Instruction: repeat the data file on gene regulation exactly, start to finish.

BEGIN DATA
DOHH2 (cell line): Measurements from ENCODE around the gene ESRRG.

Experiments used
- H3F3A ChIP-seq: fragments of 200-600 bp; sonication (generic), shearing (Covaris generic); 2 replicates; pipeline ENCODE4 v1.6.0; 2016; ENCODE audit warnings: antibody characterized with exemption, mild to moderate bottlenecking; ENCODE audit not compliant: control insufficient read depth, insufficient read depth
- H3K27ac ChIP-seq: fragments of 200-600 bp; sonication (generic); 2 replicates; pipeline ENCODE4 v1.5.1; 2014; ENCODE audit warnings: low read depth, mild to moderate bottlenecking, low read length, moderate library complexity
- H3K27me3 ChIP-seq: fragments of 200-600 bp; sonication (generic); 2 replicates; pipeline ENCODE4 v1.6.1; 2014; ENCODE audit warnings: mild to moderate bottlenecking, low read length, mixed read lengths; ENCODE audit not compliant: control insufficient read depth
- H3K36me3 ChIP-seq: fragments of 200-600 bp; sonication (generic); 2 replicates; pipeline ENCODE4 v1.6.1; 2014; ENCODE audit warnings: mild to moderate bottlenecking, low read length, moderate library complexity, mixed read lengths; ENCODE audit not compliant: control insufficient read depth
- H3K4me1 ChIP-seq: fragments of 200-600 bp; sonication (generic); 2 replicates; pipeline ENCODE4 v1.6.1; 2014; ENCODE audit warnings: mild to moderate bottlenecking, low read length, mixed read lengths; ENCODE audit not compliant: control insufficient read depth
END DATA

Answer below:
DOHH2 (cell line): Measurements from ENCODE around the gene ESRRG.

Experiments used
- H3F3A ChIP-seq: fragments of 200-600 bp; sonication (generic), shearing (Covaris generic); 2 replicates; pipeline ENCODE4 v1.6.0; 2016; ENCODE audit warnings: antibody characterized with exemption, mild to moderate bottlenecking; ENCODE audit not compliant: control insufficient read depth, insufficient read depth
- H3K27ac ChIP-seq: fragments of 200-600 bp; sonication (generic); 2 replicates; pipeline ENCODE4 v1.5.1; 2014; ENCODE audit warnings: low read depth, mild to moderate bottlenecking, low read length, moderate library complexity
- H3K27me3 ChIP-seq: fragments of 200-600 bp; sonication (generic); 2 replicates; pipeline ENCODE4 v1.6.1; 2014; ENCODE audit warnings: mild to moderate bottlenecking, low read length, mixed read lengths; ENCODE audit not compliant: control insufficient read depth
- H3K36me3 ChIP-seq: fragments of 200-600 bp; sonication (generic); 2 replicates; pipeline ENCODE4 v1.6.1; 2014; ENCODE audit warnings: mild to moderate bottlenecking, low read length, moderate library complexity, mixed read lengths; ENCODE audit not compliant: control insufficient read depth
- H3K4me1 ChIP-seq: fragments of 200-600 bp; sonication (generic); 2 replicates; pipeline ENCODE4 v1.6.1; 2014; ENCODE audit warnings: mild to moderate bottlenecking, low read length, mixed read lengths; ENCODE audit not compliant: control insufficient read depth